Every year Americans spend 6.1 billion hours and $168 million a year preparing their taxes. What’s worse is that nearly a million people are behind on their taxes and owe $55.8 billion in tax debt.
The U.S. tax system is incredibly complex and difficult to navigate. You would need to read 70,000 pages – two full sets of the Encyclopaedia Britannica – to get through the entire tax code (source). That is the equivalent of 2.9 million people (the population of Utah) working 40 hours a week for an entire year. The average delinquent taxpayer owes $59,520 in back taxes.
Too often taxpayers get into trouble because they don’t know how to plan and prepare their taxes. Even if you owe money to the IRS, there are several ways to reduce the financial burden of your tax debt that the average taxpayer hasn’t even heard of.
SuperMoney has reviewed hundreds of tax preparation and tax debt relief companies so that you don’t have to. Discover the pros and cons of each company and find out how to save money by reducing your tax liability. But first, let’s talk about how to prepare for Tax Day.
Tax planning: 5 things to do year-round to prepare your taxes
Tax Day comes just once a year on April 15. But filing your tax return is a lot easier when you’ve been preparing all year long. Here are five things to make sure to do.
Hold onto receipts
There are certain expenses that you may be able to deduct from your income when you file your taxes each year. Charitable contributions, medical expenses, and unreimbursed employee expenses are just a few. Instead of throwing your receipts for these kinds of expenses into the garbage without a second thought, file them away just in case you can use them.
Separate business expenses
If you own a business, one of the worst things you can do is mingle your personal and business expenses. Even if it’s a side hustle, use a separate credit card or debit card for your business. That way, you don’t have to go through an entire year’s worth of credit card and bank statements at tax time to figure it out.
Save more for retirement
Retirement plan contributions are often deductible when filing your taxes. If you have a 401(k), Traditional IRA, or a similar tax-deferred account, try to contribute more than last year. Then when it’s time to file your taxes, you could end up with a bigger refund (or a lower tax bill if you owe).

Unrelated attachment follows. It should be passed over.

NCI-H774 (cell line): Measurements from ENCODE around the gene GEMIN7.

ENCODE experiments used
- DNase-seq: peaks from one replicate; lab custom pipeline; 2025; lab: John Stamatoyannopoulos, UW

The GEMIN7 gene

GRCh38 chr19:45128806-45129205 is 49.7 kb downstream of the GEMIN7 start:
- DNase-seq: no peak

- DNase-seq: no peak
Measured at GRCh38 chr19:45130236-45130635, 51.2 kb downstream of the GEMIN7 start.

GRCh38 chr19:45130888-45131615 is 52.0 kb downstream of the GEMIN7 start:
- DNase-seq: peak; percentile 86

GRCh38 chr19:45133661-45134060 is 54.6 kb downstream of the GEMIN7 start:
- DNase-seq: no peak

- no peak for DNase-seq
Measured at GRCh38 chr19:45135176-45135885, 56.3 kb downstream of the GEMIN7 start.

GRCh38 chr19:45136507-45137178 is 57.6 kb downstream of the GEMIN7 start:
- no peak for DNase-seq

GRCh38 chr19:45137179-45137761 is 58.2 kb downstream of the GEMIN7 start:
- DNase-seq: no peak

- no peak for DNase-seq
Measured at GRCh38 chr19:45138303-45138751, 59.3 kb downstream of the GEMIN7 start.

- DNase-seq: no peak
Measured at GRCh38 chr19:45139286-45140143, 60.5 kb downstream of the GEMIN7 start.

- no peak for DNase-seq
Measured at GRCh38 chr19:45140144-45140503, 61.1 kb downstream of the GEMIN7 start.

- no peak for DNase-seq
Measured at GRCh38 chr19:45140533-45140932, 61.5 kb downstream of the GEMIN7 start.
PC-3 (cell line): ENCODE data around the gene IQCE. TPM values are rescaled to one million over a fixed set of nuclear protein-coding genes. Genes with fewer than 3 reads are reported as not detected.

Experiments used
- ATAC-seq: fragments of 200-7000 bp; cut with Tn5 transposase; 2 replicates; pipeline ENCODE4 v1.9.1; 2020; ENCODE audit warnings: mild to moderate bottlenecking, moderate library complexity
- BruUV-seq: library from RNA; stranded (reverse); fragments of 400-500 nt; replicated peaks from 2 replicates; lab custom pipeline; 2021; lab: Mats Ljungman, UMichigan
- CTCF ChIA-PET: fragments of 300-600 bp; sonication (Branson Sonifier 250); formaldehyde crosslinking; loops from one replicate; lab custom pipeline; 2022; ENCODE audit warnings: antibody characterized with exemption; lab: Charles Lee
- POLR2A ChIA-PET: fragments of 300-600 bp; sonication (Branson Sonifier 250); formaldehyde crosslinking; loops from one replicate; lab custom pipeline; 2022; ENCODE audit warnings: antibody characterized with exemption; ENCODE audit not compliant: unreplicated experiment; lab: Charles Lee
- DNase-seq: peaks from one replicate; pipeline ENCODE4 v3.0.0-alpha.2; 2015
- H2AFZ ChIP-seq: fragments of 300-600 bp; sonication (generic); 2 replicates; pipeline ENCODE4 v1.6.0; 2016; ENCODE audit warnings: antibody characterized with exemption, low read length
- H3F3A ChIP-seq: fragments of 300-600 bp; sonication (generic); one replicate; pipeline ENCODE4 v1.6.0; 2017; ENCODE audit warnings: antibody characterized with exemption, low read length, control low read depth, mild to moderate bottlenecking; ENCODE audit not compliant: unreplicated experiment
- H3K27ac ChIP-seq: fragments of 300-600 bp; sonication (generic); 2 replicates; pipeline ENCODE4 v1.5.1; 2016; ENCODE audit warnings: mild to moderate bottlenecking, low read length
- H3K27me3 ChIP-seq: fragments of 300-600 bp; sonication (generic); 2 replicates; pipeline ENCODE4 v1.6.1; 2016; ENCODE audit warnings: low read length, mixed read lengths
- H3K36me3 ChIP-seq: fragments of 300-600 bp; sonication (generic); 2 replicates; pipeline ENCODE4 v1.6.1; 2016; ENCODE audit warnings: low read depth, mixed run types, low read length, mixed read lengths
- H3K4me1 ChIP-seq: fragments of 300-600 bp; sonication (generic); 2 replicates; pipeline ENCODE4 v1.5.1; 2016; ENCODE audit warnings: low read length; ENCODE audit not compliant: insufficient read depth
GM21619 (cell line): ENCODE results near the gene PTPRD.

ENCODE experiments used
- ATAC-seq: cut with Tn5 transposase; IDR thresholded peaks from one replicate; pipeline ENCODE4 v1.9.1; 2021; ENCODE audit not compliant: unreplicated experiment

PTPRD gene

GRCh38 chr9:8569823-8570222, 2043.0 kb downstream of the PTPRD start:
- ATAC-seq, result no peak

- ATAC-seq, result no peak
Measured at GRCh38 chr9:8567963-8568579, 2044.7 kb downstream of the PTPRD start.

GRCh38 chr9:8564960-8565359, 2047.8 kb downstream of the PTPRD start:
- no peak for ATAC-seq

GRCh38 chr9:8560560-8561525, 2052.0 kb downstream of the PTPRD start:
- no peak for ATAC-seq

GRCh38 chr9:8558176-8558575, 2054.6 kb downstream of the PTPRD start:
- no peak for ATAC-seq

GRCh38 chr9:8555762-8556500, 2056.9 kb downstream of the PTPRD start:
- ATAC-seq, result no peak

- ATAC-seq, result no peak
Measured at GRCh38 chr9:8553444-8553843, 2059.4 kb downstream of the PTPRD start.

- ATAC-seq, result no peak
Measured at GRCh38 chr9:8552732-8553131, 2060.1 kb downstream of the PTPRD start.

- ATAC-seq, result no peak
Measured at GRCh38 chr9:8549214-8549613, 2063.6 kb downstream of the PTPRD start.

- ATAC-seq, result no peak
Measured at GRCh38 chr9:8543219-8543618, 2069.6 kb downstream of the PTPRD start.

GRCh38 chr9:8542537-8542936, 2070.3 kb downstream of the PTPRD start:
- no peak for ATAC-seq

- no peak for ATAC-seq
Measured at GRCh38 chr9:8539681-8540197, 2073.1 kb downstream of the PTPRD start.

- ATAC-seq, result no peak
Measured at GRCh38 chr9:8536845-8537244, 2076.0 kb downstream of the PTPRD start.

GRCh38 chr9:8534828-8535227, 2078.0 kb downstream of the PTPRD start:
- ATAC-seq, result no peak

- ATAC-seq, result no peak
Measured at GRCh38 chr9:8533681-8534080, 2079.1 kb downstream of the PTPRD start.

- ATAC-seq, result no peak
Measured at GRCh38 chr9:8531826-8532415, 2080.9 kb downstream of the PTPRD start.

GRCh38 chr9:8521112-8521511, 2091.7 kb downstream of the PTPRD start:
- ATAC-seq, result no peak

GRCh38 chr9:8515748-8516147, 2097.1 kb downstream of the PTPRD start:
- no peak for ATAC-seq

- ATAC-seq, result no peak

Familiarize yourself with new tax rules
The Tax Cuts and Jobs Act was passed in late 2017 but the majority of the changes go into effect for the 2018 tax year. Here are just a few changes that can have a big impact on your tax return:
- Higher standard deduction
- No more personal exemptions
- Higher child tax credit
- Limits on state and local tax deduction
- Lower tax rates across the board
- Decreased mortgage interest deduction
- New pass-through business income deduction
Depending on your tax situation, it’s possible that many, if not all, of these changes affect you. To limit your tax liability, find out which ones do and how to make the best of them. Our comprehensive tax deduction FAQ of almost 200 questions on what is tax deductible can also help you figure out what you can write off.
Decide how much tax you want withheld
While we file tax returns only once a year, the federal and state governments are taxing us throughout the year through our paychecks. The average tax refund is $2,793, according to the IRS. And the reason people are getting refunds is that too much is withheld from their paychecks each month.